Last Updated: Nov 28, 2016 Views: 108
In his book, Glass of the Roman Empire, David Whitehouse explains that:
"In the mid-first century B.C., glassmaking was transformed by the discovery that glass can be blown. As a result of this discovery, by the time of Christ, glass had ceased to be exclusively a luxury item and craftsmen were producing inexpensive objects for everyday use. 'At Rome,' wrote Strabo, 'a bowl or a drinking cup may be purchased for a copper coin.' Neither Strabo nor Pliny (the writer who tells us the most about Roman glassmaking) reveals where the new technique originated, and we must rely on archeological discoveries to determine where and when it occurred. Some of the earliest blown glass known to us comes from Syria and Palestine, and finds from Israel strongly suggest that glassblowing was discovered about 50 B.C. From this moment, glassmakers in the eastern Mediterranean were able to make thin-walled, transparent vessels quickly and in a vast range of shapes and sizes. The increase in production is evident from the large numbers of glass fragments found in excavations of Roman sites and from the number of times glass was mentioned by Roman writers in the first century A.D." p. 6.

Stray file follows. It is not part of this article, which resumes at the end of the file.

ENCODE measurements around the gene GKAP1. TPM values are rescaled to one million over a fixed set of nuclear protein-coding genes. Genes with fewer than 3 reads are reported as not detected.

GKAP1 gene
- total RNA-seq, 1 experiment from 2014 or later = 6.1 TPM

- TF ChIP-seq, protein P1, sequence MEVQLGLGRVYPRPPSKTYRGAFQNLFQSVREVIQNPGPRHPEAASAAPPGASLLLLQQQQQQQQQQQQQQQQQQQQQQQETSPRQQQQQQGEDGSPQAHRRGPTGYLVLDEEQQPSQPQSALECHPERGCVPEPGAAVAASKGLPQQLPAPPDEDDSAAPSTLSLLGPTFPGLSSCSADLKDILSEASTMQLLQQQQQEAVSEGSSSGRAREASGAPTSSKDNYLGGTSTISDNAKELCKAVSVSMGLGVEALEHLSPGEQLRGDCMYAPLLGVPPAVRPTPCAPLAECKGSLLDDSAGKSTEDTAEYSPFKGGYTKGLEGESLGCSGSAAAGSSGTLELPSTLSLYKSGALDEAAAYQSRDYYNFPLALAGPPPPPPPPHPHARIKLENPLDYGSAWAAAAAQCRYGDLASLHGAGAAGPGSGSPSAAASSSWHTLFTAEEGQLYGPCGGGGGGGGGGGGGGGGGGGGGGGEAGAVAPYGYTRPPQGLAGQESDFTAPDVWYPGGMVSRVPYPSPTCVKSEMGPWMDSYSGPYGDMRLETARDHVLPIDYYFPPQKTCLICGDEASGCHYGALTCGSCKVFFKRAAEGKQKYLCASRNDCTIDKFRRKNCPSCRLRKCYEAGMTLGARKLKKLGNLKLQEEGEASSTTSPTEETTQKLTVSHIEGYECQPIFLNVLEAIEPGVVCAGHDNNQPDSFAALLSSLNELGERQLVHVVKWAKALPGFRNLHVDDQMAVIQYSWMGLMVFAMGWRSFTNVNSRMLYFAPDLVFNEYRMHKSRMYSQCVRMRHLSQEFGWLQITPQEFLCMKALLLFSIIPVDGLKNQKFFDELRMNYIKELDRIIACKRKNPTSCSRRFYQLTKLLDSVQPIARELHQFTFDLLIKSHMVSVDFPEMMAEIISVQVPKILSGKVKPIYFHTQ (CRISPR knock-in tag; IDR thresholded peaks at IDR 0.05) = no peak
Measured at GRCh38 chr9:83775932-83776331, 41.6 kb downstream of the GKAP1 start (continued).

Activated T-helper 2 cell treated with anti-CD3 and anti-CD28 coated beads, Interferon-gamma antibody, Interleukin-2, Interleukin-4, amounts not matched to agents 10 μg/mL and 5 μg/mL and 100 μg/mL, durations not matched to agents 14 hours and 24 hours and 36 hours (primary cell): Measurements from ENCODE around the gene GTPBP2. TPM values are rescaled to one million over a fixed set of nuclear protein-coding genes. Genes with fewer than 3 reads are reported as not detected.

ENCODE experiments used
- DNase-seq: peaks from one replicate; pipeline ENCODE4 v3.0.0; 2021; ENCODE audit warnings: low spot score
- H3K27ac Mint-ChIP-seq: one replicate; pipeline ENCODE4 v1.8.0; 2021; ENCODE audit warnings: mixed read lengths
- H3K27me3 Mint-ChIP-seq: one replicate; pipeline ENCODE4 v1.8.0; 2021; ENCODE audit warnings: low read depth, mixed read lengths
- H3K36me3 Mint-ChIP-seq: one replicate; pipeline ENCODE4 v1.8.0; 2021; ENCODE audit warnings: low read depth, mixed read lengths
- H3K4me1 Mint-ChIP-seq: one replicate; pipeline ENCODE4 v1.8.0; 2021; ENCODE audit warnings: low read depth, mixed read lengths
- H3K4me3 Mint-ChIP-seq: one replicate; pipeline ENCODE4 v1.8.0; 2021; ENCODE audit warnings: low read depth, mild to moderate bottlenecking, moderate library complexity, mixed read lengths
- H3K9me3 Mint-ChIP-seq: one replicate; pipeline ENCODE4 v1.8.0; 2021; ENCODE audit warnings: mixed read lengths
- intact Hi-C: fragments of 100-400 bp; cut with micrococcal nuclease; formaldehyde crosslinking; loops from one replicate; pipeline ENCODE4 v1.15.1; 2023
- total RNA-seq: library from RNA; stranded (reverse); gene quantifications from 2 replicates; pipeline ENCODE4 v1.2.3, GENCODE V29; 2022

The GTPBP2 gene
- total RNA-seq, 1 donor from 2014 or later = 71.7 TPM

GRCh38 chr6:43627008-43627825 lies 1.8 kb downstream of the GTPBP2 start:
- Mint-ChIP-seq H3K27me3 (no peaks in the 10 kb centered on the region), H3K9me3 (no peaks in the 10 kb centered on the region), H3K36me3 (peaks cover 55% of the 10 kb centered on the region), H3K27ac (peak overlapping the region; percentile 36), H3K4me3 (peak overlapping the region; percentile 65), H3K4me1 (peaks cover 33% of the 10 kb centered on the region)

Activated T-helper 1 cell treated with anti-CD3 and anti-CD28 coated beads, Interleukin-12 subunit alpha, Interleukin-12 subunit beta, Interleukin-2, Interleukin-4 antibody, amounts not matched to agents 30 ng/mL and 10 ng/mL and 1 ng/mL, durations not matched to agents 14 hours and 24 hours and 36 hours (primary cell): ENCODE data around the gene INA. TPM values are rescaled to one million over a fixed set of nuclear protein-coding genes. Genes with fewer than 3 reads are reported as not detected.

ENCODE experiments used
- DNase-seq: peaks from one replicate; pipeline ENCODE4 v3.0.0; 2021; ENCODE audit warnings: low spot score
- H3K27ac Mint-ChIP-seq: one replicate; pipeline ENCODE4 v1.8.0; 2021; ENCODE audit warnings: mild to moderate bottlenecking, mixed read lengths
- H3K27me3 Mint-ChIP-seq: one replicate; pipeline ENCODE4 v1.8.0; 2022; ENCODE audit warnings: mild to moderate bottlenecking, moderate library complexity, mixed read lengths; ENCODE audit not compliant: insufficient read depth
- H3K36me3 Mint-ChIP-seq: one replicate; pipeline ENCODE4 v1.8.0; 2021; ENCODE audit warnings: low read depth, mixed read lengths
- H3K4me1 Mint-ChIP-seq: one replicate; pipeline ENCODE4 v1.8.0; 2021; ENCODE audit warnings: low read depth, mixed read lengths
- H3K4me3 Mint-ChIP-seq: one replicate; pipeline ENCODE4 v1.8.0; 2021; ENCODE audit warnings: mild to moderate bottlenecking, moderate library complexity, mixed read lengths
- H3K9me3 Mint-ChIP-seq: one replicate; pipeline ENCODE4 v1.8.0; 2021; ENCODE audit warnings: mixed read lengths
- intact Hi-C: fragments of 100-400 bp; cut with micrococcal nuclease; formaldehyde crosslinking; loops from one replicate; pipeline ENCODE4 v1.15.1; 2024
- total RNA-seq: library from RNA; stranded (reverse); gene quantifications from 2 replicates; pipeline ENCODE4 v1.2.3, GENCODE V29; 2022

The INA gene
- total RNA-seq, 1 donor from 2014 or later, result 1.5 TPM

Whitehouse, David. Glass of the Roman Empire. Corning, NY: The Corning Museum of Glass, 1988.
There is a great deal of controversy about the history of the development of the blowpipe. I attached a list of resources that provide additional information.
If you wish to obtain copies of any of these items, please contact your local library. The Rakow Research Library is a member of the Online Computer Library Center (OCLC); your library can contact us through OCLC online. We send copies of articles and second copies of our books through Interlibrary Loan.